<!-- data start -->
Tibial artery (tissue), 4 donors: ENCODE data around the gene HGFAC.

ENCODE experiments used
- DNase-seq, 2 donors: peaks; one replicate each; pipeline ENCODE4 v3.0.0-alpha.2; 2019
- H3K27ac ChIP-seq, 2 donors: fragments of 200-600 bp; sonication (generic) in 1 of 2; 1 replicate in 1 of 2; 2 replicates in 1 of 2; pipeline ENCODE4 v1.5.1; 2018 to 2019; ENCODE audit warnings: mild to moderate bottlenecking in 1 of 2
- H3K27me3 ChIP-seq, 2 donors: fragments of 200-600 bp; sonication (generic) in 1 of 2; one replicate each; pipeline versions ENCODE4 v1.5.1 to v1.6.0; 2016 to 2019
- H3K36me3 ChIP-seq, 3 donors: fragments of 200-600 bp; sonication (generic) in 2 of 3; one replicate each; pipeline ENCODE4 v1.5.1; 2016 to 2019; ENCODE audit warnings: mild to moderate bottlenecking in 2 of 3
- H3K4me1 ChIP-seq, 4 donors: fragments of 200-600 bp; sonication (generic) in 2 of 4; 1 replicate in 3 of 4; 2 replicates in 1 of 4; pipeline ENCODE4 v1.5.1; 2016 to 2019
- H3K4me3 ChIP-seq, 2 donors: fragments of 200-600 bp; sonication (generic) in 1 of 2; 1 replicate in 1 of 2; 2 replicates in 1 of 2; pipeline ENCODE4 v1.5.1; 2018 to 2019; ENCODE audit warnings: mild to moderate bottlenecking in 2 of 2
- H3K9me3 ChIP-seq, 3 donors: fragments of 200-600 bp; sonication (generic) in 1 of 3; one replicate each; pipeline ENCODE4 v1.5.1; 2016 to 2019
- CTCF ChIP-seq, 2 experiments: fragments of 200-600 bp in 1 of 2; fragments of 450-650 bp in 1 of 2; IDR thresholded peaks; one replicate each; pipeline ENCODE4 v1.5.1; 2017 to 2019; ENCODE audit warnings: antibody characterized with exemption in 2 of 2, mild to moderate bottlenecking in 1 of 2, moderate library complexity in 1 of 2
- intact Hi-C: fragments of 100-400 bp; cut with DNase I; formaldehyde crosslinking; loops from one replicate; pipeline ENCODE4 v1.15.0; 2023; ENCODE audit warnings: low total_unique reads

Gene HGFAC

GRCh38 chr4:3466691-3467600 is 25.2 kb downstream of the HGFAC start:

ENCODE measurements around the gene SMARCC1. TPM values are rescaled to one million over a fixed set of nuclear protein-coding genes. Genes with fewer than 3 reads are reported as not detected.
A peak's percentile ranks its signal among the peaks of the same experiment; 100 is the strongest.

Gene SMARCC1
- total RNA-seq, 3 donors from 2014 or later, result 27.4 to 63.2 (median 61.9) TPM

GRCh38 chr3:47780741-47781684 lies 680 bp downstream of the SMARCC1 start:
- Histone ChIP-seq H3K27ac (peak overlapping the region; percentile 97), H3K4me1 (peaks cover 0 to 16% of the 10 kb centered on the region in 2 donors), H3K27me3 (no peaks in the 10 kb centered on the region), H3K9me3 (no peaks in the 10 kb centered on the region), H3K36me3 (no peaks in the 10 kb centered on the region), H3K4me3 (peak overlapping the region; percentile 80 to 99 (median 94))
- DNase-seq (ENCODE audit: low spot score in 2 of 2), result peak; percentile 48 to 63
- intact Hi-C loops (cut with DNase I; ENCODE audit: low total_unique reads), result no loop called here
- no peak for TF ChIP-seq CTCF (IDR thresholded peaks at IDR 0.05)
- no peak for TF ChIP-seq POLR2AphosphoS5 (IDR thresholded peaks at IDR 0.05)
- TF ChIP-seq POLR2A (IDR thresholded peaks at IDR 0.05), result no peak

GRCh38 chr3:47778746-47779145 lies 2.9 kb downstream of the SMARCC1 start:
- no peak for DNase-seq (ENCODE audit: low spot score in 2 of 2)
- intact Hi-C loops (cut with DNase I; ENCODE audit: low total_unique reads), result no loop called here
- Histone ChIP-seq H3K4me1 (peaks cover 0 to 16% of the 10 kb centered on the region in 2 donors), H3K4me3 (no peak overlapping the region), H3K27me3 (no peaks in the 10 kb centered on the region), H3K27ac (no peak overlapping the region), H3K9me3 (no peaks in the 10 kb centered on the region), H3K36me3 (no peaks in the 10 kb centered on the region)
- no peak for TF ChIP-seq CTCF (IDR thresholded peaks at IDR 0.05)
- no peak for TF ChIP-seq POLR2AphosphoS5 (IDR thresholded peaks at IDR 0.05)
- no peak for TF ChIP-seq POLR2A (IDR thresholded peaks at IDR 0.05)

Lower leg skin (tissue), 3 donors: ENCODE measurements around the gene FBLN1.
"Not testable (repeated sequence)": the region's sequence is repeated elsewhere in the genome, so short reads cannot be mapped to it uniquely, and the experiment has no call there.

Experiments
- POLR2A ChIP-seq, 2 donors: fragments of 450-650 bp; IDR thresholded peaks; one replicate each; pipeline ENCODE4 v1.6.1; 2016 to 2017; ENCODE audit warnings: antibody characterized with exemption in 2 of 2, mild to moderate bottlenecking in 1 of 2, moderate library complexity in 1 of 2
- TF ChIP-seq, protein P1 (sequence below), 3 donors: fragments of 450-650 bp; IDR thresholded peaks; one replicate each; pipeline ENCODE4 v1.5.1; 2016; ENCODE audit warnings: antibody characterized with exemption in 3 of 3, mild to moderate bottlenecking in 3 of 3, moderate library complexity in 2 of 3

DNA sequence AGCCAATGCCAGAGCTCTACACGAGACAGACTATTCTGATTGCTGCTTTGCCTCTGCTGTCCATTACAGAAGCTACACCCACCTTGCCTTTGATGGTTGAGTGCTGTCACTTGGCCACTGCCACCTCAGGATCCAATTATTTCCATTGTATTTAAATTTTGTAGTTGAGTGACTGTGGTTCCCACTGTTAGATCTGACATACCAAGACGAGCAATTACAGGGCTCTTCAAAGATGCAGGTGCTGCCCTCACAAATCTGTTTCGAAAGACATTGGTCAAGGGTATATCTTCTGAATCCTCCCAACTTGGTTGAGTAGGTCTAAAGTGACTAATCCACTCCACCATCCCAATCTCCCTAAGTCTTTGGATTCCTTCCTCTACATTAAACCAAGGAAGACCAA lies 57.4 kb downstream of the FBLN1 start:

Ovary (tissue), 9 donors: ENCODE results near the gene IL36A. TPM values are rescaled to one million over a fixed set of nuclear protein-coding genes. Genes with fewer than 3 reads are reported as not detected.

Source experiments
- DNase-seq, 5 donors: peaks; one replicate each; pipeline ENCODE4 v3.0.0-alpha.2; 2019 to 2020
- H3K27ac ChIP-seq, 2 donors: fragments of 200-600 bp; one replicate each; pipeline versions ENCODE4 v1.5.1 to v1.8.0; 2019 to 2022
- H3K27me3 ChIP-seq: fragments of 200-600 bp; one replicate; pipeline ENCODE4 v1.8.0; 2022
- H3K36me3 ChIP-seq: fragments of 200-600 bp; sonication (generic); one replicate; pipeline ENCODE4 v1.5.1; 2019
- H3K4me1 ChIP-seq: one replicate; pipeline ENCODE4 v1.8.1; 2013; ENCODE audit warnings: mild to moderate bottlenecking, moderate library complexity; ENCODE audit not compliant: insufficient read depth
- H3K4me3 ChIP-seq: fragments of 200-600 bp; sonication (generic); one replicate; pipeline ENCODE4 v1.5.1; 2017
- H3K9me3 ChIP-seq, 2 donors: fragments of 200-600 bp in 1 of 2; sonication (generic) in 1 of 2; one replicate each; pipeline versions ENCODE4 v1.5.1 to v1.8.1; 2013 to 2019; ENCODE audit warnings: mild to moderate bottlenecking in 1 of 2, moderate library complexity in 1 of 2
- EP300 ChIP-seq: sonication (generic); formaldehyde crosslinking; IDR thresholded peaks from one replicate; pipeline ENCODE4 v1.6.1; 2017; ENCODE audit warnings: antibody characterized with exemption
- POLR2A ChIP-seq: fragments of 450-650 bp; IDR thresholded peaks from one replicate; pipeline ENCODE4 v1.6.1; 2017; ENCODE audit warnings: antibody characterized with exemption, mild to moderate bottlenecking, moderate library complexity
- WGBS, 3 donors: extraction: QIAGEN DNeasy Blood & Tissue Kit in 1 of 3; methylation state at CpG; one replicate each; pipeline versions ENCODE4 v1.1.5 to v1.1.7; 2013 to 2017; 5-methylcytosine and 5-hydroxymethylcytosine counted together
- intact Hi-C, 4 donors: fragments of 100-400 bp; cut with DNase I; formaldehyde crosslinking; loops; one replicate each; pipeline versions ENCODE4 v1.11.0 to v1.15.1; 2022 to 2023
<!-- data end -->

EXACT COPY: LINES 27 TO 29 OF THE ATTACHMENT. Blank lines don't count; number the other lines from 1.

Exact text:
- intact Hi-C loops (cut with DNase I; ENCODE audit: low total_unique reads), result no loop called here
- Histone ChIP-seq H3K4me1 (peaks cover 0 to 16% of the 10 kb centered on the region in 2 donors), H3K4me3 (no peak overlapping the region), H3K27me3 (no peaks in the 10 kb centered on the region), H3K27ac (no peak overlapping the region), H3K9me3 (no peaks in the 10 kb centered on the region), H3K36me3 (no peaks in the 10 kb centered on the region)
- no peak for TF ChIP-seq CTCF (IDR thresholded peaks at IDR 0.05)